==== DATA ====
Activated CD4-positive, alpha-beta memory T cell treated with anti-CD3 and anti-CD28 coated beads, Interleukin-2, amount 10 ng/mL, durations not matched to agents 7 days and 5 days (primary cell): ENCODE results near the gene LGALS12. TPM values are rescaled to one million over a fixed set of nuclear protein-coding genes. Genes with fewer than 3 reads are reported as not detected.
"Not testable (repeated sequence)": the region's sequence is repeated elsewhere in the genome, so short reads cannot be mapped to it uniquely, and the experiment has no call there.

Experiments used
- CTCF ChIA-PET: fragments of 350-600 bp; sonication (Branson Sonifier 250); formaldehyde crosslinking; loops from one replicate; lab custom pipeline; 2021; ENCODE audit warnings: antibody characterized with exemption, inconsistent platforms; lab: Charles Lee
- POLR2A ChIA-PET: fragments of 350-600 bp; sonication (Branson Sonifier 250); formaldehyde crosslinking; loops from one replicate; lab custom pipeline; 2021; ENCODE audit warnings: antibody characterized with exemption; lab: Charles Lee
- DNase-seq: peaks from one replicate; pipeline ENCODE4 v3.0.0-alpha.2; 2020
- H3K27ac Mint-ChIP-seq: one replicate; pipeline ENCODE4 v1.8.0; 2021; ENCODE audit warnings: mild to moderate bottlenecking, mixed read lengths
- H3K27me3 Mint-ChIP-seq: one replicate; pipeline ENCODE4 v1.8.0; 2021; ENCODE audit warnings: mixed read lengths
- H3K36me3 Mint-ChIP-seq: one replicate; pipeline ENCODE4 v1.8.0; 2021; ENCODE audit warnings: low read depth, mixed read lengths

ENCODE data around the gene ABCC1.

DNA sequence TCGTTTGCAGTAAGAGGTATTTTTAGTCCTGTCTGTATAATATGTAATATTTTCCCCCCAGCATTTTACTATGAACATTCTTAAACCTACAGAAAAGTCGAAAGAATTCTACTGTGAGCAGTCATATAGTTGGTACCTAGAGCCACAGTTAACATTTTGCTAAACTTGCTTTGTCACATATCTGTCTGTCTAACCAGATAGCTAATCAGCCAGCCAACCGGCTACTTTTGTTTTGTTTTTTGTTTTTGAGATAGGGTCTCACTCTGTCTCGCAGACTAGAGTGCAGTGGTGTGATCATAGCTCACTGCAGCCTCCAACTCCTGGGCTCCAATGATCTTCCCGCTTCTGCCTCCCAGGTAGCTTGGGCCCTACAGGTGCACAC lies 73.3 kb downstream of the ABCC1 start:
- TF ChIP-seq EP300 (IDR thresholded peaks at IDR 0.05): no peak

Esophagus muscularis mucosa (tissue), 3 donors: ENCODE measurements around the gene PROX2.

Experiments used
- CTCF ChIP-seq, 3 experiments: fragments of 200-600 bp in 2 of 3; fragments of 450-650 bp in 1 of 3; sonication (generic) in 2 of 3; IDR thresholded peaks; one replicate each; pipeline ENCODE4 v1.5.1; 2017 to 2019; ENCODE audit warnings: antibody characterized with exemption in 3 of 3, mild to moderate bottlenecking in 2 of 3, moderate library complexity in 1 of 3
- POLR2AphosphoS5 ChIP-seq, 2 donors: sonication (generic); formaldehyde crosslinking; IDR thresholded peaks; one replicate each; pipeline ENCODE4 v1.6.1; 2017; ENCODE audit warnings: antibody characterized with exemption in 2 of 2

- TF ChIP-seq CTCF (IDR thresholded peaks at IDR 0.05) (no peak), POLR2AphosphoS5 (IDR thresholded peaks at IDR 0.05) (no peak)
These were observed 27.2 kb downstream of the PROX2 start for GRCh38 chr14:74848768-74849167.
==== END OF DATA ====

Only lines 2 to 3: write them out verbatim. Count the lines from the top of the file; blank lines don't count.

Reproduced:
"Not testable (repeated sequence)": the region's sequence is repeated elsewhere in the genome, so short reads cannot be mapped to it uniquely, and the experiment has no call there.

Experiments used